Life Hacks: Where is your personal moral hazard, asks Charles Assisi

Updated on May 30, 2019 06:22 PM IST

Everyone borrows to fund the present. But how much do you prudently borrow from the future? That is a troubling question.

(HT Illustration: Sudhir Shetty)
(HT Illustration: Sudhir Shetty)
Hindustan Times | ByCharles Assisi

The influential management thinker Umair Haque poses an interesting question. Is a well-lived life worth anything? This, because he believes we live in an age when profiteering is the only motive of most businesses.

That is why most of us are victims to junk food that promotes obesity, horribly expensive education, financial services that nudge people into hyper-credit cycles, mainstream media that misinform and entertainment industries crafted to titillate. The onus then, he suggests, is on us, to step back from this “hedonic opulence” and consider eudaimonia — the act of living deliberately.

This sounds too hippie-like to me. But how may it sound to someone in business? When first presented, a Mumbai-based billionaire dismissed the idea as “crock”. That said, he turned pensive.

Businesses must be seen to be good. If perceived as bad, people will not engage with them. Individuals who head these businesses must be seen to be good as well. It adds value to the brand they represent. Those seen as bad are punished.

In 2012, for instance, investigations revealed that Scott Thompson, the CEO of Yahoo, did not possess a degree he claimed he possessed. The company’s stock lost $390 million. What else might he be lying about, people asked. In the longer-term, therefore, it is not just sufficient to be seen to be good, it is important actually to be good.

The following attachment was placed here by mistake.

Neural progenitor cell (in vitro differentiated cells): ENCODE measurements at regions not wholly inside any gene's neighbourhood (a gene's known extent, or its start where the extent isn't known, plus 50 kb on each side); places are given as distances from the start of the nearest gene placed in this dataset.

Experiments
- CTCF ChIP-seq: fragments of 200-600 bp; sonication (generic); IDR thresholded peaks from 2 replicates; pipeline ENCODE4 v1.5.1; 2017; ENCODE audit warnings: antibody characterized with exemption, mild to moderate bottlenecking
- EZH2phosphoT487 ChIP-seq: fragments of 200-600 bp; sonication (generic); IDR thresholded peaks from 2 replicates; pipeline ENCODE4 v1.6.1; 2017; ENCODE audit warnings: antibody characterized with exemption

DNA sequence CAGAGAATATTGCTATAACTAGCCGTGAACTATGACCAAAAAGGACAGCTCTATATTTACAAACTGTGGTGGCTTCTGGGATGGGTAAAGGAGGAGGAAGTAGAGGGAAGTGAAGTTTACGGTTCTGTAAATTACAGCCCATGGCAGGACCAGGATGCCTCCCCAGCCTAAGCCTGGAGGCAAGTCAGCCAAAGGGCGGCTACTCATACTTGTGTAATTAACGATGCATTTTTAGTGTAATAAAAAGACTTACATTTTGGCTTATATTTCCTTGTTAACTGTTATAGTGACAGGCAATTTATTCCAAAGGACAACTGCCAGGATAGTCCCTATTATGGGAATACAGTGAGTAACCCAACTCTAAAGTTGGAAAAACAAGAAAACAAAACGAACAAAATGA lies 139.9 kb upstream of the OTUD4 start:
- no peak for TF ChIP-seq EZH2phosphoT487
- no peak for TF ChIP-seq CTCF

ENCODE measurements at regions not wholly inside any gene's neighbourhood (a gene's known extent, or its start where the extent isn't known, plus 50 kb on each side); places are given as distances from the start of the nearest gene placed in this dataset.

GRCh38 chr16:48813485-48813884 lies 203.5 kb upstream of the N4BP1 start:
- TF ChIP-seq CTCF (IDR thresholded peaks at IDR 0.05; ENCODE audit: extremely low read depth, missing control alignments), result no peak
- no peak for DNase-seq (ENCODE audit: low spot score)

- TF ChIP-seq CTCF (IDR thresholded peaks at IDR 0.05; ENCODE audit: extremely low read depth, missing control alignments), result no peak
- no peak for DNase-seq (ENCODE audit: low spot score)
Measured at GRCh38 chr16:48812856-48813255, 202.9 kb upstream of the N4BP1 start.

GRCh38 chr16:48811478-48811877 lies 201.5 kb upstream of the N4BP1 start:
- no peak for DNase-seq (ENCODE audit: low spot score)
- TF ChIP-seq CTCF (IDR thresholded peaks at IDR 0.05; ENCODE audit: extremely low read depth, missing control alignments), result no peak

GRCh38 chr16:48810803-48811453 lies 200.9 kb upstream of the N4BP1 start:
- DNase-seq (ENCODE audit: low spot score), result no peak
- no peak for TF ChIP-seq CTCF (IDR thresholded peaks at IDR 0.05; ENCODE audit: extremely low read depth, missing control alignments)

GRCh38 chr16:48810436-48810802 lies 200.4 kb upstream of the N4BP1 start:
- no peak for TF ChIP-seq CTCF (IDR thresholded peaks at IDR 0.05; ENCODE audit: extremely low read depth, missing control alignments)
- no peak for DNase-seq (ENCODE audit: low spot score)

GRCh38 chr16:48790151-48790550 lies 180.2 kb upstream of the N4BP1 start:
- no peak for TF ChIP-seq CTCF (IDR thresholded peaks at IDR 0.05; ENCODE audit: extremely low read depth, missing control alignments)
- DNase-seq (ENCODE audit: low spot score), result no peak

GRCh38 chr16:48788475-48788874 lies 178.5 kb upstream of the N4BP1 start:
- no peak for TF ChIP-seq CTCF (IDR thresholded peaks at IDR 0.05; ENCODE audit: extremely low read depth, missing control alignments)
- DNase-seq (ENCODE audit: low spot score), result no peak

Even governments are compelled to borrow. Systems exist to control their deficits. When those norms are flouted, you end up with what economists call a ‘moral hazard’.

This was intriguing. How then, I asked, do you explain your businesses in retail and finance? They push people to borrow from an imagined future to fund current aspirations. “What makes us human is that we aspire,” the billionaire responded.

A conversation followed around the nuances of this. A home loan can fulfil a family’s aspiration to live better. But he would not fund an opulent home, he said, because it may be the outcome of a wild ambition, and to fund that would be imprudent.

What if, I argued, the money to acquire what I aspire for resides in the future? The dilemma most of us face is this: Ought we to borrow from the future to fund our present? If so, how much? And what does one do if things then don’t go as planned?

The conversation moved into philosophical territory and he admitted this was a vexing question. Even governments are compelled to borrow because expenditure is often higher than revenue. It’s called the fiscal deficit. While systems exist to control deficits, when those norms are flouted, you end up with what economists call a “moral hazard”.

But if we take aspiration out of humans, businesspersons or governments, we are left with status quo. This is as unacceptable as an ambition gone rogue.

We finally agreed that there was merit to Haque’s assertion. The reason the billionaire exists is because he looks for those who have defined their “personal moral hazard” and he understands how to sift the ambitious from those seeking to fulfil their aspirations. And he places a premium on eudaimonia as opposed to hedonism.

This is good business and earns good karma, he believes.

(The writer is co-founder of Founding Fuel & co-author of The Aadhaar Effect)

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